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Large Open Area Required
The Laws of Motion

Suggested Grade Level(s): 6, 7

Content Standard(s):

  • 6 - Science / Social Studies
    • NS.5-8.2:
      Physical Science
  • 7 - Science / Social Studies
    • NS.5-8.2:
      Physical Science

Purpose of Activity (objectives, etc.):

Students will understand Newton's Three Laws of Motion


  1. Pair up students. You will need a bout 6 sqft around each pair of students to perform this activity. Emphasize personal space safety
  2. Have each pair of students sit back-to-back, linking their arms at the elbows. Emphasize safe movements when working with partners (one doesn't try to jerk the other around, etc.)
  3. Ask the students to attempt to stand up without unlocking their elbows. Question: How hard was it to stand up? Would it have been easier to remain sitting? - This is the first law. "An object at rest tends to stay at rest unless acted upon by an unbalanced force. Question: Have you ever tried to stop a friend running past you? Was it hard to slow them down to a stop without moving?
  4. For the second law - Question: When you were trying to stand up, who had to work harder, the smaller or larger partner (you can use taller / shorter)? Test it. Have them sit back down and think about who is working harder? The second law states that force equals mass (size of the person) times acceleration (push). So the smaller has to work harder.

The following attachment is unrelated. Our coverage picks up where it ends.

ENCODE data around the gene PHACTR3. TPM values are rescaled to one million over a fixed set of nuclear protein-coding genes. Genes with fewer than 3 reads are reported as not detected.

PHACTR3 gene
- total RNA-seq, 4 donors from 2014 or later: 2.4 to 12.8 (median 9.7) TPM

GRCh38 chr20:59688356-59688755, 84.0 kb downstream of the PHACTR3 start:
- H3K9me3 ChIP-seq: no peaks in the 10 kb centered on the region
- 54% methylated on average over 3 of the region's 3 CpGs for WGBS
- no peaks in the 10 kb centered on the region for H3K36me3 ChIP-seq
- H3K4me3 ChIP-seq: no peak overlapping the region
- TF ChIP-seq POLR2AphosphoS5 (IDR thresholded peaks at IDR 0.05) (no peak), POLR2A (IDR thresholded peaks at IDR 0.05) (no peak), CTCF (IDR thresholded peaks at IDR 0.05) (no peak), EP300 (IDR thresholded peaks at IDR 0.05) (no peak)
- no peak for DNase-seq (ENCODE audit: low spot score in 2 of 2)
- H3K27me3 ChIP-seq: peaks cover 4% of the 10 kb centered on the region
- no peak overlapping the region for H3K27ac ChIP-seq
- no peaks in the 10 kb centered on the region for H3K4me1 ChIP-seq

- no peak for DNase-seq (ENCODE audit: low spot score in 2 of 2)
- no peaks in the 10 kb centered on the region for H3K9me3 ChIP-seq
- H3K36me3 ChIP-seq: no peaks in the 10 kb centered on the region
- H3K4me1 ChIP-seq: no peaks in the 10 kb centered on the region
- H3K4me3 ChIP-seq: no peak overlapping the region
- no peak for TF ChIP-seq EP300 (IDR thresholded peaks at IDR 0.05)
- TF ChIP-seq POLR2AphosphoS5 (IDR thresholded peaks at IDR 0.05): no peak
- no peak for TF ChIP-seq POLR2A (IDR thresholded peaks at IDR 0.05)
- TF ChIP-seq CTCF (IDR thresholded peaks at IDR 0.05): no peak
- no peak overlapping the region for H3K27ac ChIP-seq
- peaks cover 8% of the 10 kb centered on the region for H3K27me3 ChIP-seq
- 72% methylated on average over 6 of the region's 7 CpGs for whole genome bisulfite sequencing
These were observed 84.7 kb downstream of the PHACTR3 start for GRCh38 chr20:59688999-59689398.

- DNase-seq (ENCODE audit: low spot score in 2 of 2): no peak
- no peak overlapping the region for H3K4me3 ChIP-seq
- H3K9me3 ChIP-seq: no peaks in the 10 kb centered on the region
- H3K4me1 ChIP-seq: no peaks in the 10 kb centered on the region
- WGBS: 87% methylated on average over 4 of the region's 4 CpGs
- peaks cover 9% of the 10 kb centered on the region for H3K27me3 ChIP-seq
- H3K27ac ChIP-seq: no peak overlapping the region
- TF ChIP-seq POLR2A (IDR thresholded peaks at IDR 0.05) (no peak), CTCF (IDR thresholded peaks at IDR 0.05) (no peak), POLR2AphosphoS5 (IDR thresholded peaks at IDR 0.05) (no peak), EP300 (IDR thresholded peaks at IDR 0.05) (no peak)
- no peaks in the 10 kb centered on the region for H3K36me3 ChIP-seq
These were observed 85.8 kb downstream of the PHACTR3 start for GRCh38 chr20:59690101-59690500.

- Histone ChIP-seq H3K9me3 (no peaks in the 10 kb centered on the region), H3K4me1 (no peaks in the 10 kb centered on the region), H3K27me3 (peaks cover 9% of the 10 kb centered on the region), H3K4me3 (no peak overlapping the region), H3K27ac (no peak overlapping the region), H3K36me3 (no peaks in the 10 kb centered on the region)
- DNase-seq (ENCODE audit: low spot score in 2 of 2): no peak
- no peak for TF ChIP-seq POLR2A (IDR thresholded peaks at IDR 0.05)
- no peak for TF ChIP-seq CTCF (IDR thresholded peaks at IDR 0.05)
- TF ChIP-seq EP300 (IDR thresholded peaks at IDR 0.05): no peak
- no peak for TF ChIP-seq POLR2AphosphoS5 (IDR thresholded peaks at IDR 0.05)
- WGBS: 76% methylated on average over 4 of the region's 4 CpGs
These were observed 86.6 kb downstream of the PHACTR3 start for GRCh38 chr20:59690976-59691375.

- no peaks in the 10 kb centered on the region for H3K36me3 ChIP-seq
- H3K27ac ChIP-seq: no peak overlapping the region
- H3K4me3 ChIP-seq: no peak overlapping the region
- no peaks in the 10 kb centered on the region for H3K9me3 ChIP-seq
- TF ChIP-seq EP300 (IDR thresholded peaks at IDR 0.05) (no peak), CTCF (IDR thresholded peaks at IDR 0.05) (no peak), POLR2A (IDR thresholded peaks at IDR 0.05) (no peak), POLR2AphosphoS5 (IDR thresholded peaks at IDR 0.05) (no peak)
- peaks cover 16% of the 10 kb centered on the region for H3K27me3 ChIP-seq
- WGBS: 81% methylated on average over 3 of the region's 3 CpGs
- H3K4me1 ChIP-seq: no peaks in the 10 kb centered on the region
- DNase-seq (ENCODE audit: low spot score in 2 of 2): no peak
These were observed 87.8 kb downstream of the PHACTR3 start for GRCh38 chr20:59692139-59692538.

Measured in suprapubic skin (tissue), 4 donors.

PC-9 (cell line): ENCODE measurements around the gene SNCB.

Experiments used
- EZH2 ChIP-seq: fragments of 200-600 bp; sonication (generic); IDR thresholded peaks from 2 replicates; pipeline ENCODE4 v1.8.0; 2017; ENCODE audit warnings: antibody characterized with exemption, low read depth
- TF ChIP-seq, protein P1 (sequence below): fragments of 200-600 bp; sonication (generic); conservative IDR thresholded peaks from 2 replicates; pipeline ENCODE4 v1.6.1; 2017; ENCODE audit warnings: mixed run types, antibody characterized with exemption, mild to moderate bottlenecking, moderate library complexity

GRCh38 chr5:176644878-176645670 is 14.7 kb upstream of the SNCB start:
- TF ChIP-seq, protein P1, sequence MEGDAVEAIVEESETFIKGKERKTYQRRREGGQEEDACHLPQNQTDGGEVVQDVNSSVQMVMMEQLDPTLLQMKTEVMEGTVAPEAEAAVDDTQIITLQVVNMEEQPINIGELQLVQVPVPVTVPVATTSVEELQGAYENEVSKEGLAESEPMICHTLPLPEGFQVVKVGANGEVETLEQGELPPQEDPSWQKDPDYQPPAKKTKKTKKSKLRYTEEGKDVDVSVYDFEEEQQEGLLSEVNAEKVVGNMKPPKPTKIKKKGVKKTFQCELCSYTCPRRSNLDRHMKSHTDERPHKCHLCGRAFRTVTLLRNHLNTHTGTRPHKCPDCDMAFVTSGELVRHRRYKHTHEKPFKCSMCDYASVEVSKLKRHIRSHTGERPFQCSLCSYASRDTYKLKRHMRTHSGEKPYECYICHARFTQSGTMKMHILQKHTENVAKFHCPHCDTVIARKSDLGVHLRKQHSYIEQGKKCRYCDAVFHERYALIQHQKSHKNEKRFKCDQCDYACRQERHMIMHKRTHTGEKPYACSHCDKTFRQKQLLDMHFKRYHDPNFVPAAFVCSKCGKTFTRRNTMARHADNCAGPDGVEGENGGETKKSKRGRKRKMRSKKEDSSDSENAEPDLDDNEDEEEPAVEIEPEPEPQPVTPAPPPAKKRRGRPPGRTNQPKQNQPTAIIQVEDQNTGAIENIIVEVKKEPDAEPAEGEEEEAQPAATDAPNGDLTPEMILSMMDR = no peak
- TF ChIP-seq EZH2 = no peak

5. The third law: Ask students which way they had to push their feet to stand up? Some will answer "up". Ask the class to sit down and both partners put their feet up in the air and push "up". They can't stand. Point out that the students must push down to stand. Third law - For every action, there is an equal or opposite reaction. The partners pushed their feet down and they caused the body to raise up.
  6. Finally ask them if they pushed in any other direction. Some will say they pushed back against the back of the partner. Why didn't you fall down? Because the partner was pushing equally in the opposite direction.


10 minutes